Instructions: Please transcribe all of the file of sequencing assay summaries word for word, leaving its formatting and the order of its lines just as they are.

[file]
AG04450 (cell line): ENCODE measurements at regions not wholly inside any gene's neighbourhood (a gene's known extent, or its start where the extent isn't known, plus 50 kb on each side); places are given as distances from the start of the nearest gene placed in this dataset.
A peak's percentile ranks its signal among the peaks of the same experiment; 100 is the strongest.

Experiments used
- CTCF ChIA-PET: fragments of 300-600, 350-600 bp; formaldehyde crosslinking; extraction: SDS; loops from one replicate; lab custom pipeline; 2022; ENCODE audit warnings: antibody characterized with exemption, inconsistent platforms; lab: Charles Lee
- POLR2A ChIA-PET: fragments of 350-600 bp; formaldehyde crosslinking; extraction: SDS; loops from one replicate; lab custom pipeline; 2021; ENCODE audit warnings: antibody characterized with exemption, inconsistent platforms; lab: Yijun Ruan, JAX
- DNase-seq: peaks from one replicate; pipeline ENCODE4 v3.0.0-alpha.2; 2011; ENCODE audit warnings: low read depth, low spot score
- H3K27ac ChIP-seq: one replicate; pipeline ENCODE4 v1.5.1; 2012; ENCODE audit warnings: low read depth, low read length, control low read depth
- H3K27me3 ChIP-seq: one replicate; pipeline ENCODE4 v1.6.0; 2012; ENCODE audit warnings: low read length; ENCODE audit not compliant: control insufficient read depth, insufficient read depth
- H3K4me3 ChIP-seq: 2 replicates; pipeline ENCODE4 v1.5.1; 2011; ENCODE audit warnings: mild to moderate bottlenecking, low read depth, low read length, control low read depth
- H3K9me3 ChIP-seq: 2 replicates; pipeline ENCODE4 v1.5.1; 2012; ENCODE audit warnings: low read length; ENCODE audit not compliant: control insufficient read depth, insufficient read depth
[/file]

AG04450 (cell line): ENCODE measurements at regions not wholly inside any gene's neighbourhood (a gene's known extent, or its start where the extent isn't known, plus 50 kb on each side); places are given as distances from the start of the nearest gene placed in this dataset.
A peak's percentile ranks its signal among the peaks of the same experiment; 100 is the strongest.

Experiments used
- CTCF ChIA-PET: fragments of 300-600, 350-600 bp; formaldehyde crosslinking; extraction: SDS; loops from one replicate; lab custom pipeline; 2022; ENCODE audit warnings: antibody characterized with exemption, inconsistent platforms; lab: Charles Lee
- POLR2A ChIA-PET: fragments of 350-600 bp; formaldehyde crosslinking; extraction: SDS; loops from one replicate; lab custom pipeline; 2021; ENCODE audit warnings: antibody characterized with exemption, inconsistent platforms; lab: Yijun Ruan, JAX
- DNase-seq: peaks from one replicate; pipeline ENCODE4 v3.0.0-alpha.2; 2011; ENCODE audit warnings: low read depth, low spot score
- H3K27ac ChIP-seq: one replicate; pipeline ENCODE4 v1.5.1; 2012; ENCODE audit warnings: low read depth, low read length, control low read depth
- H3K27me3 ChIP-seq: one replicate; pipeline ENCODE4 v1.6.0; 2012; ENCODE audit warnings: low read length; ENCODE audit not compliant: control insufficient read depth, insufficient read depth
- H3K4me3 ChIP-seq: 2 replicates; pipeline ENCODE4 v1.5.1; 2011; ENCODE audit warnings: mild to moderate bottlenecking, low read depth, low read length, control low read depth
- H3K9me3 ChIP-seq: 2 replicates; pipeline ENCODE4 v1.5.1; 2012; ENCODE audit warnings: low read length; ENCODE audit not compliant: control insufficient read depth, insufficient read depth